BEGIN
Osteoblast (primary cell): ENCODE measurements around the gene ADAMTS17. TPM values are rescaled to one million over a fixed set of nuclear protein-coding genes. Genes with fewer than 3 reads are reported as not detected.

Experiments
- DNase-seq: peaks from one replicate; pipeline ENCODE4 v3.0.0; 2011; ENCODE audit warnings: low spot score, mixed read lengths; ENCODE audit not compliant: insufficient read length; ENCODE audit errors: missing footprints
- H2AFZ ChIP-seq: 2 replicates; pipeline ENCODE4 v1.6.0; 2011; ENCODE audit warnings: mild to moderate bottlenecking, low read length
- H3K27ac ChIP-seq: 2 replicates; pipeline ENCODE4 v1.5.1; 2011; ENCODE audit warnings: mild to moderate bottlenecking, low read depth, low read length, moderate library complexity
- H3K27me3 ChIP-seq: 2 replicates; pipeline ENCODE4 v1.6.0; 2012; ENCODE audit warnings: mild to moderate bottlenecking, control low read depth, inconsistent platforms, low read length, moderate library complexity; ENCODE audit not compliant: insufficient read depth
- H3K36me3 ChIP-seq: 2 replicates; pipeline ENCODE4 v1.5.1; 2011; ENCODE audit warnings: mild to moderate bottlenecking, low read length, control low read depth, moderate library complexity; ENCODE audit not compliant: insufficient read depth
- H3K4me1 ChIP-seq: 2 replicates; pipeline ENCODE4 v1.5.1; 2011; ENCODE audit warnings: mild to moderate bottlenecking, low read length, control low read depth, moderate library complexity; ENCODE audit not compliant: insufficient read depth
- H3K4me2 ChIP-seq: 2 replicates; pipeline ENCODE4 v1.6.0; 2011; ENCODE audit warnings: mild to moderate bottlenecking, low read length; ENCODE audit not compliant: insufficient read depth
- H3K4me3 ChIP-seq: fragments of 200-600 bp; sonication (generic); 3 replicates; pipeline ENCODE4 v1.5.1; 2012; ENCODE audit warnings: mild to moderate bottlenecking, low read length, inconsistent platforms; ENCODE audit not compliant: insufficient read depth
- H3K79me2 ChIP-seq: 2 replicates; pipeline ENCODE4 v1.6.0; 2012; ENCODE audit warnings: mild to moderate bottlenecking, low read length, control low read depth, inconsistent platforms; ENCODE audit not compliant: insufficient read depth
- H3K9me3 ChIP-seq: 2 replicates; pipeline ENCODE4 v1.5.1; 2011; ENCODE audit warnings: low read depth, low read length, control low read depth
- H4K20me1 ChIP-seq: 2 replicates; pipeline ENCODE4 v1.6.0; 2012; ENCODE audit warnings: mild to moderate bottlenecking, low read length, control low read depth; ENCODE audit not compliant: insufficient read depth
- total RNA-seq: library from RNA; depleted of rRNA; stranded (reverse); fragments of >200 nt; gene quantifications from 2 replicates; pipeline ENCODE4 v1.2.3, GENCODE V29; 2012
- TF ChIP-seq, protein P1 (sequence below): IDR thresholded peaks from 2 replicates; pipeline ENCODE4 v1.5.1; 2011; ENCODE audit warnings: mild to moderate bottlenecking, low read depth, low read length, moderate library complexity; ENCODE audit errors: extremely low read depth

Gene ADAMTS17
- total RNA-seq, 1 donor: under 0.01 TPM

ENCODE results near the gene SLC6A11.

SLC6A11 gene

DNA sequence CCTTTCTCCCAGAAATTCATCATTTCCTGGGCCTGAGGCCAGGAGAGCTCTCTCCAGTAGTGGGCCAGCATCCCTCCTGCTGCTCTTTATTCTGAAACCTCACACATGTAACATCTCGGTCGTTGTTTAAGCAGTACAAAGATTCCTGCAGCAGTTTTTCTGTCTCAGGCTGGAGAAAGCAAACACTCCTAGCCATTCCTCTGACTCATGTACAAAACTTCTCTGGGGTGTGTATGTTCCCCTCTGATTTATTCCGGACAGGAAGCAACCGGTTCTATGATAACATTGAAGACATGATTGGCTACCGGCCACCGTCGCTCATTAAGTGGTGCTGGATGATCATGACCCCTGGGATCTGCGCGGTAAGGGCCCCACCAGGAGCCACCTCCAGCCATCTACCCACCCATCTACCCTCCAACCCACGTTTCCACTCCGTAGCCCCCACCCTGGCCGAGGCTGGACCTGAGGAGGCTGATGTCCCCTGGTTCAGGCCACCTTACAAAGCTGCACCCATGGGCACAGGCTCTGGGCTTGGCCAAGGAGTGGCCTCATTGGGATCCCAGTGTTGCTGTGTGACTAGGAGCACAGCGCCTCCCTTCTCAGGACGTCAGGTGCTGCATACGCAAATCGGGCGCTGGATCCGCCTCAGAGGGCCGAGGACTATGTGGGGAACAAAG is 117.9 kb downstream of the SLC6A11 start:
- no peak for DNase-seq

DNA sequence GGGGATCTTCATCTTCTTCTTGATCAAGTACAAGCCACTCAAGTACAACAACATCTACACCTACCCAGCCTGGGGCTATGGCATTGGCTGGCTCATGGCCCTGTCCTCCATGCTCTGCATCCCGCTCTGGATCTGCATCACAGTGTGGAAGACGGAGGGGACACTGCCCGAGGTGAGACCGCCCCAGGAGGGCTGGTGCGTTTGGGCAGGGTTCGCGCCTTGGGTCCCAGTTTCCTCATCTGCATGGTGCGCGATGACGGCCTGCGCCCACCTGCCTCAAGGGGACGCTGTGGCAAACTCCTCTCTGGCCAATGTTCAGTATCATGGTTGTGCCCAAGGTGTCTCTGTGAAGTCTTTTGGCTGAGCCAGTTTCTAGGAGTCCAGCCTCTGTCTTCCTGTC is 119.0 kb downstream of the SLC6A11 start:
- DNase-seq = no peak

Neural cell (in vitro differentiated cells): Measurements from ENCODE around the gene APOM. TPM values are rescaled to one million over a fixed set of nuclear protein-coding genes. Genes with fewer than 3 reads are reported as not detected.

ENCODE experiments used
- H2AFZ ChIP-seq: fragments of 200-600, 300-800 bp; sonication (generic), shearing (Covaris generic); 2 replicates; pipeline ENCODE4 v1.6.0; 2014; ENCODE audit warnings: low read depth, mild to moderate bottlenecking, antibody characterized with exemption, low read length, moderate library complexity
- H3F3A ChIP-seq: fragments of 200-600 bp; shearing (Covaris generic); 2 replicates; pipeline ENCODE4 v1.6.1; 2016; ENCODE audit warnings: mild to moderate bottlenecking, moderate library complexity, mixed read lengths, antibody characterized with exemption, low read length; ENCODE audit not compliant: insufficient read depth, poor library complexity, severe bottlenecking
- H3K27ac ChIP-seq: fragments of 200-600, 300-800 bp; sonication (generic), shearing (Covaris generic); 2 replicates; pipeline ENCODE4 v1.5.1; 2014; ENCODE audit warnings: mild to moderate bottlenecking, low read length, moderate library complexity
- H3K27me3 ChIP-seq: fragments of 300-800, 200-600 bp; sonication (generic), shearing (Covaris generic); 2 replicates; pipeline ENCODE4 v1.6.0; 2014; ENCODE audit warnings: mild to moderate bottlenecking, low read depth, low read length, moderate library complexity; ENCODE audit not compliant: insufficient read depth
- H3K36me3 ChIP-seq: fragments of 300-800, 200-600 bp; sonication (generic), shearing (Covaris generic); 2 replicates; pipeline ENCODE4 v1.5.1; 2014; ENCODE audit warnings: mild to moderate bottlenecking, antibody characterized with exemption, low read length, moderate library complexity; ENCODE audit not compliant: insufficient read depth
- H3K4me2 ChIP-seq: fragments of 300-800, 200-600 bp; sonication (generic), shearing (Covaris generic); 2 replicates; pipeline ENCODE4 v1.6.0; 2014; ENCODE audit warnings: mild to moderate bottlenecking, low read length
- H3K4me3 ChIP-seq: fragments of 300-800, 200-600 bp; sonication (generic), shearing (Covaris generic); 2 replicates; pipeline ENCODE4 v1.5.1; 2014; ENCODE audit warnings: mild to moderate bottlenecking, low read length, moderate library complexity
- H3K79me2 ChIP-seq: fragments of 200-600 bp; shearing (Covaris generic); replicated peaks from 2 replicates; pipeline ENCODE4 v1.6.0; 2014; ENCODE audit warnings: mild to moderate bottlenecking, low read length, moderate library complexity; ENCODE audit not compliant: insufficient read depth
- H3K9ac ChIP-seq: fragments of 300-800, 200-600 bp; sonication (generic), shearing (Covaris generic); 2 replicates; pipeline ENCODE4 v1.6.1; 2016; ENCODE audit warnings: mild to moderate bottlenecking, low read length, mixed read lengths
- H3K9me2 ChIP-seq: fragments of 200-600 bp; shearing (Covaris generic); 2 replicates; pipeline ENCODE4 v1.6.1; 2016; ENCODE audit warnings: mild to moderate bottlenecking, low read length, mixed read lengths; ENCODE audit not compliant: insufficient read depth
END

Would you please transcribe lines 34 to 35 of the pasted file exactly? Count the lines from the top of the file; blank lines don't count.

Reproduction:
- H3K9ac ChIP-seq: fragments of 300-800, 200-600 bp; sonication (generic), shearing (Covaris generic); 2 replicates; pipeline ENCODE4 v1.6.1; 2016; ENCODE audit warnings: mild to moderate bottlenecking, low read length, mixed read lengths
- H3K9me2 ChIP-seq: fragments of 200-600 bp; shearing (Covaris generic); 2 replicates; pipeline ENCODE4 v1.6.1; 2016; ENCODE audit warnings: mild to moderate bottlenecking, low read length, mixed read lengths; ENCODE audit not compliant: insufficient read depth